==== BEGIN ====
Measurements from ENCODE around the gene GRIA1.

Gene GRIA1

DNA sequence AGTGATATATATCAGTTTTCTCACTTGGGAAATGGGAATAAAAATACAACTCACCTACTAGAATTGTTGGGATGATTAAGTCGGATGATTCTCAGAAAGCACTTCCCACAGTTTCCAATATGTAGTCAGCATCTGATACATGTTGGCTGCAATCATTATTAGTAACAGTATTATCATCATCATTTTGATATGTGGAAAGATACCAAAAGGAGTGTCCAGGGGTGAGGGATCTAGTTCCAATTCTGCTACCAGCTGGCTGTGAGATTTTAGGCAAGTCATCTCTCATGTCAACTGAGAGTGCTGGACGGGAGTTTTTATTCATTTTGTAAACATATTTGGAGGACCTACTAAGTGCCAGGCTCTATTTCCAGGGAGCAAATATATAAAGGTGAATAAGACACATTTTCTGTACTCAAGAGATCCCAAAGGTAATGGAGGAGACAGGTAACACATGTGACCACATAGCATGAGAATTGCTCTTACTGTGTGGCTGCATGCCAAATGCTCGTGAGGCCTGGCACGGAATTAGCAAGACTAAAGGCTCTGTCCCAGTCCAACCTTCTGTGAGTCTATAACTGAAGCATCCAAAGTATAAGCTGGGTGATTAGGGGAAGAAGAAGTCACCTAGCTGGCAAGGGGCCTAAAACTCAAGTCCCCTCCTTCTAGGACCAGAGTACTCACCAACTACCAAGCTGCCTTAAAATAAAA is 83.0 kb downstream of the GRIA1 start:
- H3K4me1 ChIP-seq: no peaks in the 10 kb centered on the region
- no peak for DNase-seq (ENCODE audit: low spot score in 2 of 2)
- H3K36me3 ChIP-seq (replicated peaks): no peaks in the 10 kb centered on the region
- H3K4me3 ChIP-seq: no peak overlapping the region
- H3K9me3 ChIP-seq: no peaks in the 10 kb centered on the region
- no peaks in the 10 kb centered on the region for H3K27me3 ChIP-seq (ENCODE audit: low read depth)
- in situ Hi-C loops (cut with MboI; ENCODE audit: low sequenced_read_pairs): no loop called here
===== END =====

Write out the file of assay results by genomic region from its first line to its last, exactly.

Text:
Measurements from ENCODE around the gene GRIA1.

Gene GRIA1

DNA sequence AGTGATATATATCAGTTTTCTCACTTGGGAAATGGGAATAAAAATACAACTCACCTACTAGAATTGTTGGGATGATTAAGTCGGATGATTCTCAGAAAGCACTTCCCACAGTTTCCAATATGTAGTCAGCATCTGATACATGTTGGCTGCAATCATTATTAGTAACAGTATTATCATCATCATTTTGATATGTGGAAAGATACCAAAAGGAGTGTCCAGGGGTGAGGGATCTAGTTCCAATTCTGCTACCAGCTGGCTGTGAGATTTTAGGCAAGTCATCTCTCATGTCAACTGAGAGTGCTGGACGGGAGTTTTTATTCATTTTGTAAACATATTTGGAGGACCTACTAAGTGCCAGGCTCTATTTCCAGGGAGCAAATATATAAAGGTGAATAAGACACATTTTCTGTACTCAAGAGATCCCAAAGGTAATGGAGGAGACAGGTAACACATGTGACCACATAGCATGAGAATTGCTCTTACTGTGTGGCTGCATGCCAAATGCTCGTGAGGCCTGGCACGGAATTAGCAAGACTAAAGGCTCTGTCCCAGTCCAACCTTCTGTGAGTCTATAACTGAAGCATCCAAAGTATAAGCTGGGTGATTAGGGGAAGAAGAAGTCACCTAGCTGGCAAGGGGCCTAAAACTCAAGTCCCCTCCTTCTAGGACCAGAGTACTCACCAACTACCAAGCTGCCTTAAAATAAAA is 83.0 kb downstream of the GRIA1 start:
- H3K4me1 ChIP-seq: no peaks in the 10 kb centered on the region
- no peak for DNase-seq (ENCODE audit: low spot score in 2 of 2)
- H3K36me3 ChIP-seq (replicated peaks): no peaks in the 10 kb centered on the region
- H3K4me3 ChIP-seq: no peak overlapping the region
- H3K9me3 ChIP-seq: no peaks in the 10 kb centered on the region
- no peaks in the 10 kb centered on the region for H3K27me3 ChIP-seq (ENCODE audit: low read depth)
- in situ Hi-C loops (cut with MboI; ENCODE audit: low sequenced_read_pairs): no loop called here